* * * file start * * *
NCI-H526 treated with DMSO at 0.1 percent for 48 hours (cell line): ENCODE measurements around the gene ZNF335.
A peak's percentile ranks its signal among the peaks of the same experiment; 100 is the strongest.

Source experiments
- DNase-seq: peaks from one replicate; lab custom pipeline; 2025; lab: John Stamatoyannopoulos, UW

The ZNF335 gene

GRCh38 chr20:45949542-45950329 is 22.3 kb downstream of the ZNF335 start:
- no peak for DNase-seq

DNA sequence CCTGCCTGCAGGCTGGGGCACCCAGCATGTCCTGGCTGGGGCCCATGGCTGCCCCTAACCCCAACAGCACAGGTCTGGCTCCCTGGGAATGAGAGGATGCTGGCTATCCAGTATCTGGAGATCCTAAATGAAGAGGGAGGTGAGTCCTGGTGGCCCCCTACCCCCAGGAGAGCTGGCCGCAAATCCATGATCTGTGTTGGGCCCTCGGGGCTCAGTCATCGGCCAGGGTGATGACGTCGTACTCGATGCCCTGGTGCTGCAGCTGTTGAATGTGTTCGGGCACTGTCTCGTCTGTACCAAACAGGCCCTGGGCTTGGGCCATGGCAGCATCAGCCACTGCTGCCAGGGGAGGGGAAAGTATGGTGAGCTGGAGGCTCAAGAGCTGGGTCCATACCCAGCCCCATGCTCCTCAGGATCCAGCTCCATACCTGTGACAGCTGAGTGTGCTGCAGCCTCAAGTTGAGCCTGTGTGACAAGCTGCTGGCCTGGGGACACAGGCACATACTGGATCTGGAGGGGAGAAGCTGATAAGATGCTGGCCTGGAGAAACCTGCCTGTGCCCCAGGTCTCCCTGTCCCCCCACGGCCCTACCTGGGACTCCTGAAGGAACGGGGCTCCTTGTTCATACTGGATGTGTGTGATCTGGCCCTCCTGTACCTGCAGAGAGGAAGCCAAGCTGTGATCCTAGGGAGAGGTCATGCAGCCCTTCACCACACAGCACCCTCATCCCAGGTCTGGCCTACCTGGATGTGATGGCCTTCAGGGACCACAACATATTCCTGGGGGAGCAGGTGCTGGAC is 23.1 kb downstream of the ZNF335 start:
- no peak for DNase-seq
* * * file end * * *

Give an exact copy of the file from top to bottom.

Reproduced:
NCI-H526 treated with DMSO at 0.1 percent for 48 hours (cell line): ENCODE measurements around the gene ZNF335.
A peak's percentile ranks its signal among the peaks of the same experiment; 100 is the strongest.

Source experiments
- DNase-seq: peaks from one replicate; lab custom pipeline; 2025; lab: John Stamatoyannopoulos, UW

The ZNF335 gene

GRCh38 chr20:45949542-45950329 is 22.3 kb downstream of the ZNF335 start:
- no peak for DNase-seq

DNA sequence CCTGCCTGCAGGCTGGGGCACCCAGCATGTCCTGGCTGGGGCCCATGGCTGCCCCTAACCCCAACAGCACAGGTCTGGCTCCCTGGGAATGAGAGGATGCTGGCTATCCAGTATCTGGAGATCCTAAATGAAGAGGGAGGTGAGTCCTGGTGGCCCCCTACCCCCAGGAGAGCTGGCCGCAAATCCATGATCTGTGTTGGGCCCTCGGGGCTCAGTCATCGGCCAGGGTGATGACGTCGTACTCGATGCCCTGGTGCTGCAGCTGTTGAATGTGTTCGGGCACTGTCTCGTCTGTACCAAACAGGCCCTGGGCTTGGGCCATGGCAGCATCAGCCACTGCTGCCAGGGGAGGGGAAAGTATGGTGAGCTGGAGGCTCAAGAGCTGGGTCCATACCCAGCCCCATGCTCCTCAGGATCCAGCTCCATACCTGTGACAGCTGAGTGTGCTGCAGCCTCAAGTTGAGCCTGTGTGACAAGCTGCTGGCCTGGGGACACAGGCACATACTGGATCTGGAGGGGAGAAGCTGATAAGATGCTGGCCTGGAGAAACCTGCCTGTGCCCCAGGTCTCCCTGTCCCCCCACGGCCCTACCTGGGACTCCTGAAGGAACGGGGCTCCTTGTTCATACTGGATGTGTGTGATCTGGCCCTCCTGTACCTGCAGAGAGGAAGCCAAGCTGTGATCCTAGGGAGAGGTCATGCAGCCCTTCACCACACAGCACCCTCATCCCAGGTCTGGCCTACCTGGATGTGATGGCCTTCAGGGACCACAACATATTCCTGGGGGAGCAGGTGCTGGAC is 23.1 kb downstream of the ZNF335 start:
- no peak for DNase-seq